SAM Art: Sydney Laurence and the end of Beauty and Bounty
Our painters revealed to us the matchless splendor of a scenery which shall arouse increasing astonishment and reverential awe and rapture in the hearts of generations yet to be.
—Art critic S.G.W. Benjamin, Harper’s New Monthly Magazine, 1879
Sydney Laurence’s career was tied to the popular interest in the Alaska Territory that followed the Gold Rush. From the time he began prospecting in the area around 1904, Laurence painted there. His paintings helped to inspire tourism, and tourism in turn led to Laurence’s commercial success.
This is an early and impressively scaled view of Laurence’s favorite and most famous subject, Mt. McKinley. It stands as one of his greatest statements on this, America’s highest mountain peak. He painted this impressive canvas, possibly an exhibition piece, as the U. S. government’s Interior Department was working to establish a national park with McKinley at its center, projecting: “…the creation of this national park would, no doubt, result in… additional visitors to Alaska, and would give an impetus to the settling of the country.”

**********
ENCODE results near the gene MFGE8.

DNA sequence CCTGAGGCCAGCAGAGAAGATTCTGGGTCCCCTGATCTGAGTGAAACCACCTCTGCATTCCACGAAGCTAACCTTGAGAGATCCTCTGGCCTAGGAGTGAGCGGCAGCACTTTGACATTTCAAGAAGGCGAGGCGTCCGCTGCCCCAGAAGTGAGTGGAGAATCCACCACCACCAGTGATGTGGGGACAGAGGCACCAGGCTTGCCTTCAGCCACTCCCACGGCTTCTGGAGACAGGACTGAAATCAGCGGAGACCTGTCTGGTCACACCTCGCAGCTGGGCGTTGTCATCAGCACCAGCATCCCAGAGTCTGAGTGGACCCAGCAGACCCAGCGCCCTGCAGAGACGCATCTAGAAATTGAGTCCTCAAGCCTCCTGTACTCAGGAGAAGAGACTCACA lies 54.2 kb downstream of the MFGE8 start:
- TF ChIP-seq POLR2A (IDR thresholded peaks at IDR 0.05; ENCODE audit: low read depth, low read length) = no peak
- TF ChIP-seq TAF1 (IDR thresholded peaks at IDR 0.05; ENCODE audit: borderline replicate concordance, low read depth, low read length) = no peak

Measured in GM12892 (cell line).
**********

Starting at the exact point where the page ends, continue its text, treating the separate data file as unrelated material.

Beauty and Bounty is on view through Sunday, 11 September.